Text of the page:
Two neutron stars collide, sending out gravitational waves and electromagnetic radiation detected on Earth in 2017.

They say that, sometimes, the universe brings two people together in the same place for a reason. For astrophysics researchers Scott Hughes and Daniel Holz, the place was UC Santa Barbara’s Kavli Institute for Theoretical Physics, and the reason was their work developing the study of gravitational waves, according to an article published in UCSB’s The Current.

During their time as postdoctoral researchers at the Kavli Institute for Theoretical Physics (KITP), Hughes and Holz worked in the same office and frequently discussed their ideas about gravitational waves. But it wasn’t until construction in their building that required researchers to double up in offices that the real collaboration began. Hughes and Holz spent more time with each other developing their proposals about gravitational waves, or the energy carried by a wave propagating through a gravitational field. Two years later they published their study in The Astrophysical Journal.

This July, Holz will lead a program at KITP about his research in gravitational waves and its application to further research on the universe. The event will bring together researchers in relevant fields to examine the most current observations of gravitational waves.

Hughes and Holz’s research organized previous ideas concerning gravitational waves and paved a way for these ideas to be supported through telescope observations of light. In effect, Hughes and Holz helped to discover a new way to determine the Hubble constant, a unit of measurement that describes the expansion of the universe. That’s a positive for astrophysicists — previously, the Hubble Constant could only be measured indirectly and, because of this, was subject to errors and miscalculations.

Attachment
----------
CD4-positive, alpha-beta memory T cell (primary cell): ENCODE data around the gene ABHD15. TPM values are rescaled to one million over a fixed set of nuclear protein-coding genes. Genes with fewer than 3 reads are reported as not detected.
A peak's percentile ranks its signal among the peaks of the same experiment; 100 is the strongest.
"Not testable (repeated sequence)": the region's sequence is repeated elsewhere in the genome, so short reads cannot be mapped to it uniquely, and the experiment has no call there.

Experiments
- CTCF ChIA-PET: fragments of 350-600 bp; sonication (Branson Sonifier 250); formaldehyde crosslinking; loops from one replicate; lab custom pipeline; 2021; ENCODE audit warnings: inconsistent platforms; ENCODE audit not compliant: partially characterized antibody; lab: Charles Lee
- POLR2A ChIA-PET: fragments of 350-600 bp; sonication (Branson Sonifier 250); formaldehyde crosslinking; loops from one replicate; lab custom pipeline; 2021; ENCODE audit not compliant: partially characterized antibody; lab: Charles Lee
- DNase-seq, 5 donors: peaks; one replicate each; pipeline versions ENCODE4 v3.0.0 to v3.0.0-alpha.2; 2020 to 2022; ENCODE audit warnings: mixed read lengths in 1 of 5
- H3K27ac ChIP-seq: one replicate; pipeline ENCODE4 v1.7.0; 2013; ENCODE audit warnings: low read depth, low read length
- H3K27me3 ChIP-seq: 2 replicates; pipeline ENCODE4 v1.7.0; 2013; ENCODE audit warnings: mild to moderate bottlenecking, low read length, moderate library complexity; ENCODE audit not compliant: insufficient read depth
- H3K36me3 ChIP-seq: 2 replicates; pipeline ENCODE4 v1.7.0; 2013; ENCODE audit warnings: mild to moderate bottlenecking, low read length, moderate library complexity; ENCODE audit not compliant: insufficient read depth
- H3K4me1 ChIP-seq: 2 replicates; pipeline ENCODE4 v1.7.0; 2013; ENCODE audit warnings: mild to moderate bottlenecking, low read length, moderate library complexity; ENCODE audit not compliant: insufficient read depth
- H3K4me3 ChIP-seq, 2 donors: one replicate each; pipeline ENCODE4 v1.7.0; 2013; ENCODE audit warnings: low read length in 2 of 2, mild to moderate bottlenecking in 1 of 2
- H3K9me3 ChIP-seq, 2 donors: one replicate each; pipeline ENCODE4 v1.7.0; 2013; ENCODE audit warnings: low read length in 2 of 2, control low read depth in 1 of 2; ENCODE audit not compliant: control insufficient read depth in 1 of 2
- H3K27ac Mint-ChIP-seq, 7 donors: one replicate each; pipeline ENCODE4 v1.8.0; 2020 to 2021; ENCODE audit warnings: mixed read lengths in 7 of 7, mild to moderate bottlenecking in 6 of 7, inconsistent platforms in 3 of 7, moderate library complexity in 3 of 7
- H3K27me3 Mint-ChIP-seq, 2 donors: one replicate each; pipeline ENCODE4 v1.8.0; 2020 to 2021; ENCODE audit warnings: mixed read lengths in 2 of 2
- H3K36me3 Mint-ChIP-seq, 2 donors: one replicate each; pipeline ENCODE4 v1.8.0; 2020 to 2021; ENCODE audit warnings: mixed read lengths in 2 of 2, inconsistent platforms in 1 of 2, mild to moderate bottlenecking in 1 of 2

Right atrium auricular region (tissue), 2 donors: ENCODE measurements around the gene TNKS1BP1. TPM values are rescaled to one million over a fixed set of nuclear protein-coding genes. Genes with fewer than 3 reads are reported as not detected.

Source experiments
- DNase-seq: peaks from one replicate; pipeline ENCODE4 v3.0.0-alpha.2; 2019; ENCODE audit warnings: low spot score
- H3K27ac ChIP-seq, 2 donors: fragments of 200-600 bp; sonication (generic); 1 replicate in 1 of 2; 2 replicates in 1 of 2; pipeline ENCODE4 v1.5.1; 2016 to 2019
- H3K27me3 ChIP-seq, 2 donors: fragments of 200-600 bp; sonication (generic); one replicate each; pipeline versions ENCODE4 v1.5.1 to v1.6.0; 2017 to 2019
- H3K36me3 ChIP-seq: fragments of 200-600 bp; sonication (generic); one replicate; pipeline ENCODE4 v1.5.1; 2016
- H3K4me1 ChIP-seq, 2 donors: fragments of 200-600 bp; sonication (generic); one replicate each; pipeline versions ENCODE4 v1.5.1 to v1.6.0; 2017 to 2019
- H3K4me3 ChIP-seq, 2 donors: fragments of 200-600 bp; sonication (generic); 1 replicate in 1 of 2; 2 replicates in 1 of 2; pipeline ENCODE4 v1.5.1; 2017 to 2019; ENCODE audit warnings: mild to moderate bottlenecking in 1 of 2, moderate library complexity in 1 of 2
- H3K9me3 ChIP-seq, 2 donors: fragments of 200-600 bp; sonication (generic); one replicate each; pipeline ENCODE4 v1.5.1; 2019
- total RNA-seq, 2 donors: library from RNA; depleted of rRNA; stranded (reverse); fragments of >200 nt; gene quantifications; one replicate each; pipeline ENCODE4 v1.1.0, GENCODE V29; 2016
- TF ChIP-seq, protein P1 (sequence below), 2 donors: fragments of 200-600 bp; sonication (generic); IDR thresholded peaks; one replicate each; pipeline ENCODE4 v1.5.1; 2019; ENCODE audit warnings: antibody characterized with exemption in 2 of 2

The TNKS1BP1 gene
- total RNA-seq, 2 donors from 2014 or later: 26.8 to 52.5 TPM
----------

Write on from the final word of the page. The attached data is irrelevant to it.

Hughes and Holz were also the first the use the term “Standard Siren” in describing the gravitational wave phenomena. The term, which they said was coined by fellow colleagues, refers to how wavelengths of light stretch as objects move away from Earth due to the universe expanding. As the wavelength stretches, its frequency drops, similar to how the frequency of an ambulance siren drops as the distance between it and the listener increases.

But even after publishing their paper, Hughes and Holz still had their work cut out for them. The paper showed theoretical proposals for how to measure and use gravitational waves, but at the time of publishing, detections of gravitational waves were not common: More detections were needed to further the research. Holz recalls explaining to colleagues that when gravitational waves would actually be observed was uncertain.

Then in 2017, gravitational wave detectors observed a signal from merging neutron stars, finally giving the research community a new source of gravitational waves. This development launched Hughes and Holz’s research further into the scope of astrophysics, which Hughes carries out currently at Massachusetts Institute of Technology and Holz at Kavli’s institute at the University of Chicago. Standard Siren was becoming a household name among those interested in the Hubble Constant.


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